I'm an atheist. Unlike many of my ilk (and we are an ilk) I've actually read the Bible cover to cover. Okay, I skipped some of the begats, and I probably lingered over portions of Solomon longer than strictly necessary, but I've read the Book. And here's what I know: I can find biblical justification for shooting you as you walk out of a McDonald's carrying a cheeseburger. Literally. The Bible is quite clear on the subject of mixing meat with any other product of the same animal. Like beef and cheese. In fact, if you weighed all the biblical references to food, against all the biblical references to homosexuality, you could fairly conclude that God cares a lot more about the kitchen than he does the bedroom. And yet I've never heard off a Christian demanding that we close McDonald's. (Can we at least torture the clown?)
When I read the New Testament, or what fundamentalists refer to as "Revelations and some other stuff," what I see is Jesus beating this message: show some compassion, show some mercy, show some generosity, show some humility, and don't presume to judge your fellow man because I am God, asshole, and you are not. (I paraphrase.)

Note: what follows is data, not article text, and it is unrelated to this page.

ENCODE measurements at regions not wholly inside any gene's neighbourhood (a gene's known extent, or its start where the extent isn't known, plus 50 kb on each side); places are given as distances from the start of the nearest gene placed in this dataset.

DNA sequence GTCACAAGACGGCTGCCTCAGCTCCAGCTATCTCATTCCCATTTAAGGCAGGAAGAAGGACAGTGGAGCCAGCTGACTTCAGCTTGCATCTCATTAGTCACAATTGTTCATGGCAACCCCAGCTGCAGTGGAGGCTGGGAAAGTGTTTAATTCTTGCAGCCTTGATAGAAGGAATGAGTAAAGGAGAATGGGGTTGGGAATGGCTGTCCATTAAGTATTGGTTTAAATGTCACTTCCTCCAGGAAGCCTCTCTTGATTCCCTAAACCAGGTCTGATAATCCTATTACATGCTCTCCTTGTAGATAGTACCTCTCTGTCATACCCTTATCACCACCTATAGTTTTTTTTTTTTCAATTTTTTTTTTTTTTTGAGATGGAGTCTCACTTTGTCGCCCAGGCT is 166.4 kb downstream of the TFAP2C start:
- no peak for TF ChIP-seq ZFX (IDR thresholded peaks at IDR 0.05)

We are not a theoccracy. This is not Iran or Afghanistan. Sorry, various TV preachers, Jesus is not in the Constitution. The Bible is a religious document intended for the moral guidance of believers -- a fact which must humilate God no end. It cannot be relied on as a guide to cheeseburgers (illegal) or adultery (death penalty called for) or money lending (goodbye Citibank) or slavery (sure, why not?) or gay marriage.
As the court in California has pointed out there is no rational basis for denying marriage to gays. None. Zero. And twenty or thirty years from now the Christians and Jews who are today condemning it with Bible references will develop the same amnesia as their parent's developed on the subject of miscegenation and segregation.
This is not a Right vs. Left, Republican vs. Democrat issue. The Dems have been as contemptibly gutless as the Republicans have been nasty. The issue here is whether we have in this country two different and unequal classes of citizenship: Americans with full benefits, and Americans with something less. I consider it a moderate position to maintain that every American, whether they are Mayflower descendents or Dad just waded the Rio Grande, whether they are rich or poor, black or white or any other color, Christian, Jew, Muslim or none-of-the-above, straight or gay, is equally an American citizen.
Welcome home weary girls